On Monday, September 12, 2011, CNN hosted the Tea Party Republican Debate. Hosted by Wolf Blitzer, the panel consisted of eight Republican candidates, contestants, if you will, for the 2012 Presidential race.
Each candidate was given one minute to respond to questions concerning his or her plans for remedying the broken government in Washington DC. If the candidates came under fire, they were allowed 30 seconds for rebuttals. The outcome, of course, was that more time was spent on rebuttals than questions. With skeletons being dragged out of the candidates’ closets (the rattling bones of prior statements made by those hopefuls), it was a great day for the Democrats. The only non-politician with no skeletons to rattle was Herman (Citizen) Cain.
Tea Party members from across the nation asked candidates what course of action they would take in certain scenarios. Some answers drew applause, while others were booed.
One of the hotbed questions was how the candidates would address the ticklish issue of reforming entitlements, particularly Social Security, while still being accepted as runners in the Presidential race. Some candidates viewed Social Security as a government-controlled Ponzi scheme. Others spoke of fixing the problem by instituting age limits and “opt out” features. Whatever the recommendations batted around on stage, it was clear that, going forward, Social Security would be a watered down version of the original system. We cannot afford to pay out benefits at the rate we are currently doing.
President Roosevelt’s dream for a self-supported system of mandated retirement was based upon a pyramid payout system plan. New American workers contributed to that plan in order to fund retiring American workers in an unending flow of revenue. FDR’s plan worked beautifully until the advent of the global economy and the outsourcing of American jobs. Once those jobs dried up, so did the revenue needed to sustain the plan. Although now considered an entitlement, it was really an annuity based upon the contributions of the workforce. Social Security was, in essence, forced savings taken from workers’ paychecks, savings that enabled everyone — until now — to retire at the age of 65 and enjoy their Golden Years somewhat free of financial burdens.
Examined by other nations, Social Security was considered a model system because of the low administrative costs associated with providing pensions to American workers. Was candidate Rick Perry correct when he labeled Social Security a Ponzi scheme? Or was Social Security the dream of an American President driven to improve the quality of life for the American people?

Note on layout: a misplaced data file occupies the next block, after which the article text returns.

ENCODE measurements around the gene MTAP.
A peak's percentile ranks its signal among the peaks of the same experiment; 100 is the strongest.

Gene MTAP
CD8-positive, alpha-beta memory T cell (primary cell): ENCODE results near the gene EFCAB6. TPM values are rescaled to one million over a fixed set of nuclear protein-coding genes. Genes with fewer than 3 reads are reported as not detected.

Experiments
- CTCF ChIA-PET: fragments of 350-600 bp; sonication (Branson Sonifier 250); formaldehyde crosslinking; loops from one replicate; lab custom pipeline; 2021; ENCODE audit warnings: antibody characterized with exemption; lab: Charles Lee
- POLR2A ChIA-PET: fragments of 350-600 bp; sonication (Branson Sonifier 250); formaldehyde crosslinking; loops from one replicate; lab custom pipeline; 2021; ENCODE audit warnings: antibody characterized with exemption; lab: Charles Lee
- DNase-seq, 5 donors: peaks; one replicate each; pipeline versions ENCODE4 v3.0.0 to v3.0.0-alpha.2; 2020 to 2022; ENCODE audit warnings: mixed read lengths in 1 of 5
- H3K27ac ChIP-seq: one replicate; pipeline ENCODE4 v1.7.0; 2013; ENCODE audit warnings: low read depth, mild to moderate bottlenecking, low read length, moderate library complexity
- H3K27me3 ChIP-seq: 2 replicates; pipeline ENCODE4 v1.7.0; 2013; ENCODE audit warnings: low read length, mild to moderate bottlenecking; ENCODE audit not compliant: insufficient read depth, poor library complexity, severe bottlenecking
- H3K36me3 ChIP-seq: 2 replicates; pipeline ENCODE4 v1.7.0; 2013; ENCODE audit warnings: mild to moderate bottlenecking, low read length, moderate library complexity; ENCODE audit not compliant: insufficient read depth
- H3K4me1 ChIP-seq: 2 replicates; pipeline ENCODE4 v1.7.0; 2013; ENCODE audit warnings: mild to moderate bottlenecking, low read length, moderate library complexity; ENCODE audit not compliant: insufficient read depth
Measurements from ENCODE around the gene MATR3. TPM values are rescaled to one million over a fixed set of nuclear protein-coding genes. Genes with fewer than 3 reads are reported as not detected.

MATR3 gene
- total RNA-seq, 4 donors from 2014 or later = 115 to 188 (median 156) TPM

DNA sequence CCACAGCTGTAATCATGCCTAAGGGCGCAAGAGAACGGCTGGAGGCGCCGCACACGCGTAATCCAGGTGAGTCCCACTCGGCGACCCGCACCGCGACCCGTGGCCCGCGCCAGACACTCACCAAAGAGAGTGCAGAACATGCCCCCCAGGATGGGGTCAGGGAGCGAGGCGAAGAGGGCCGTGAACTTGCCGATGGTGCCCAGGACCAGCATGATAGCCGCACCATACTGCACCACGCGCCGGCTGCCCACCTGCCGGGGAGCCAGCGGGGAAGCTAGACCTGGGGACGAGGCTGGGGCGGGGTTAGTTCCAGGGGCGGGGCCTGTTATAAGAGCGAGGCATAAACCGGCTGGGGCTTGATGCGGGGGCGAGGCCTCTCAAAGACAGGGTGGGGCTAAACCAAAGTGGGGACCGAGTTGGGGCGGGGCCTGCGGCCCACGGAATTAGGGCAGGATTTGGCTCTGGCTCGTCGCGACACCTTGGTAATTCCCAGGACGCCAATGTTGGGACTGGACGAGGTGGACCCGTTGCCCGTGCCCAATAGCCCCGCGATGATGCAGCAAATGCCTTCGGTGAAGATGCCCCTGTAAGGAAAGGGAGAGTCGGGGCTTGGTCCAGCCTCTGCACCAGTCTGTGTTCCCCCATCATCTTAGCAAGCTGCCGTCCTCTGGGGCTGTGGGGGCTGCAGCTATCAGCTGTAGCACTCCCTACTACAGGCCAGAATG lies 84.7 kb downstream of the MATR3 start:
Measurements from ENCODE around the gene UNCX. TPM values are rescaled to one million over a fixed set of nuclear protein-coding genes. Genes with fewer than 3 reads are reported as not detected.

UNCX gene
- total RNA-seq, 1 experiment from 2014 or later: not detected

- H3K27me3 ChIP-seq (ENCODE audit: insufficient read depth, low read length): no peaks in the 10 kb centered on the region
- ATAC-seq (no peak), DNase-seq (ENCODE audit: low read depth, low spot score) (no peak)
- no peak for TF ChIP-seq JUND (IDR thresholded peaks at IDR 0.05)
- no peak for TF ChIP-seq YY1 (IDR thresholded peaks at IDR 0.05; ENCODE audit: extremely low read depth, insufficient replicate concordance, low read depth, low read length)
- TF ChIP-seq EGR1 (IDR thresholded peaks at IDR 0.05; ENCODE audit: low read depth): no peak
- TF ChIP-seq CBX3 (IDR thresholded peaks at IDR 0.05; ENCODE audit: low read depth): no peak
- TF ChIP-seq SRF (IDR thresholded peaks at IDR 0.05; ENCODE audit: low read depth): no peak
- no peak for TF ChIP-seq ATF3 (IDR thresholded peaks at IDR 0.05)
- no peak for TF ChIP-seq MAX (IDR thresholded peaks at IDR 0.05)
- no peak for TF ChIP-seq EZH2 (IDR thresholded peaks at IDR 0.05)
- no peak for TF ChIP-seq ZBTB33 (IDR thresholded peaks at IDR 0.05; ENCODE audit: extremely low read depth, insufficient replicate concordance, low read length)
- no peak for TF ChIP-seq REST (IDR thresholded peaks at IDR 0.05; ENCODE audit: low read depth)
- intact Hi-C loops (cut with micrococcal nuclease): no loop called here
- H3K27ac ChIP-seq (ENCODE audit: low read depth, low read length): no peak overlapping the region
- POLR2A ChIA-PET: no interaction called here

Right now, when all the chips are on the table, it looks as if Perry was right … but who should follow Bernie Madoff to jail? Should it be our illustrious Statesmen in the Senate and the House — those who made Social Security a ghost of its former self? Is not grand theft considered a crime, and are the people who commit such acts not considered criminals? Under our justice system, are criminals not be tried and punished if found guilty? And if this is an indication of the New World Order, is this the American spring? If so, God help us all summer, fall, and winter come along!
Maybe the Tea Party should have asked how, if the nation’s coffers are so depleted, we can still afford to pay out Congressional pensions without benefit of scrutiny. As they say in the provolone factory, “Something sure does stink here.”
Ben Franklin postulated that, when heads of State gather to debate an issue, “Neither a fortress or a maidenhead will hold out, once they begin to parlay.” Ben’s is about the best advice we’ll get when it comes to reforming anything in this government. As my old friend Al Nagle would say, “It looks like we’re done boys, done crisp!”
What will befall hardworking taxpayers who once looked forward to what they’d paid into and were promised? At heart, the question is, “Who can we, the people, trust?” Who indeed? I guess we’ll find out when the 2012 election is over.